Regulatory Uncertainty Debunked, Part Infinity

Let our journalists help you make sense of the noise: Subscribe to the Mother Jones Daily newsletter and get a recap of news that matters.

Bloomberg takes yet another crack at the idea that the Obama administration has unleashed a tsunami of regulations that are crippling the American economy:

Obama’s White House approved 613 federal rules during the first 33 months of his term, 4.7 percent fewer than the 643 cleared by President George W. Bush’s administration in the same time frame, according to an Office of Management and Budget statistical database reviewed by Bloomberg.

….The average annual cost of regulations under Obama [is] about $7 billion to $11 billion, compared with the $6.9 billion average from 1981 through 2008 in current dollars, according to the OMB data….Those numbers […] encompass the expense of new regulations, and do not take into account the economic benefits of healthier children, safer roads or fewer industrial accidents.

….Of the 7,247 mass layoffs last year — those involving at least 50 workers — 18 were the result of government regulation, according to department data. Of the 3,114 mass layoffs in the first half of this year, 11 were related to government regulation. By comparison, 1,053 mass layoffs were attributed to business demand.

….“This is a perennial problem,” said [Sally] Katzen, a senior adviser at the Podesta Group in Washington, said in an interview. “When the Democrats are in the White House, the Republicans complain that there are too many costly, burdensome regulations inundating them.”

I’m not sure how many ways it’s possible to debunk a single meme, but in this case it’s a helluva lot. It turns out that (a) Obama has issued fewer regulations than Bush, (b) adjusted for inflation, they cost about the same as the average over the past 30 years, (c) this doesn’t take into account the benefits of any of his regs anyway, and (d) only about 0.3% of mass layoffs during the Great Recession were related to new regulatory issues.

In other words, Sally Katzen is right: this is just something Republicans routinely gripe about whenever a Democrat is in the White House, much as they gripe about deficits and domestic spending, but only when a Democrat is in the White House. It’s just a partisan scam. Time to move on.

UPDATE: I misread the Bloomberg piece and adjusted for inflation incorrectly. The Obama regs cost slightly more than the 1981-2008 average, not less. The text has been corrected.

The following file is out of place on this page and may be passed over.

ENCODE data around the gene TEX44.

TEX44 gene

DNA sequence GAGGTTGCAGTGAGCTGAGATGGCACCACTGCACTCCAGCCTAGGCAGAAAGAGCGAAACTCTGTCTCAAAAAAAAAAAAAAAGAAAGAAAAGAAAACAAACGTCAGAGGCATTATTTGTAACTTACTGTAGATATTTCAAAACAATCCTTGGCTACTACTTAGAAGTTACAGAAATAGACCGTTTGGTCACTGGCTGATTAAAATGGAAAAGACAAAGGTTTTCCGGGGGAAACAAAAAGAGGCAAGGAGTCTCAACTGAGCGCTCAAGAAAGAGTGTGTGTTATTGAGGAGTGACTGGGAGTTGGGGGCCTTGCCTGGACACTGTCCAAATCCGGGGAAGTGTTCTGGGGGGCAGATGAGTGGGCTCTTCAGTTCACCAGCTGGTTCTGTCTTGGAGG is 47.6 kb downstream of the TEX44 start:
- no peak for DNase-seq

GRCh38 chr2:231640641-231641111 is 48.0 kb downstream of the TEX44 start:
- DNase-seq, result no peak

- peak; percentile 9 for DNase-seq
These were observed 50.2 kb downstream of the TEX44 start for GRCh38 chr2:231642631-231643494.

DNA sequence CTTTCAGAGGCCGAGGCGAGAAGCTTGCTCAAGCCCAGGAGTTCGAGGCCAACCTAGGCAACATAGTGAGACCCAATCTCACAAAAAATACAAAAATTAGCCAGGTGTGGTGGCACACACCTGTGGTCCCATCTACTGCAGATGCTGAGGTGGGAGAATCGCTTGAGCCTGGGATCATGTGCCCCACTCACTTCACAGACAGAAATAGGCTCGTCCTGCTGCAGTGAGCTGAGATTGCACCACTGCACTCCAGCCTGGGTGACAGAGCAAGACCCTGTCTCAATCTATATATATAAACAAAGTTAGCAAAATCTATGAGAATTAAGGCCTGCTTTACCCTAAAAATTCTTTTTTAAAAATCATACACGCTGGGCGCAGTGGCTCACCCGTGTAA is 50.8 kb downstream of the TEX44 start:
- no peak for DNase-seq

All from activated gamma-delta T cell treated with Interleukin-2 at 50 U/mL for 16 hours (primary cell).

IT'S NOT THAT WE'RE SCREWED WITHOUT TRUMP:

"It's that we're screwed with or without him if we can't show the public that what we do matters for the long term," writes Mother Jones CEO Monika Bauerlein as she kicks off our drive to raise $350,000 in donations from readers by July 17.

This is a big one for us. It's our first time asking for an outpouring of support since screams of FAKE NEWS and so much of what Trump stood for made everything we do so visceral. Like most newsrooms, we face incredibly hard budget realities, and it's unnerving needing to raise big money when traffic is down.

So, as we ask you to consider supporting our team's journalism, we thought we'd slow down and check in about where Mother Jones is and where we're going after the chaotic last several years. This comparatively slow moment is also an urgent one for Mother Jones: You can read more in "Slow News Is Good News," and if you're able to, please support our team's hard-hitting journalism and help us reach our big $350,000 goal with a donation today.

payment methods

IT'S NOT THAT WE'RE SCREWED WITHOUT TRUMP:

"It's that we're screwed with or without him if we can't show the public that what we do matters for the long term," writes Mother Jones CEO Monika Bauerlein as she kicks off our drive to raise $350,000 in donations from readers by July 17.

This is a big one for us. So, as we ask you to consider supporting our team's journalism, we thought we'd slow down and check in about where Mother Jones is and where we're going after the chaotic last several years. This comparatively slow moment is also an urgent one for Mother Jones: You can read more in "Slow News Is Good News," and if you're able to, please support our team's hard-hitting journalism and help us reach our big $350,000 goal with a donation today.

payment methods

We Recommend

Latest

Sign up for our free newsletter

Subscribe to the Mother Jones Daily to have our top stories delivered directly to your inbox.

Get our award-winning magazine

Save big on a full year of investigations, ideas, and insights.

Subscribe

Support our journalism

Help Mother Jones' reporters dig deep with a tax-deductible donation.

Donate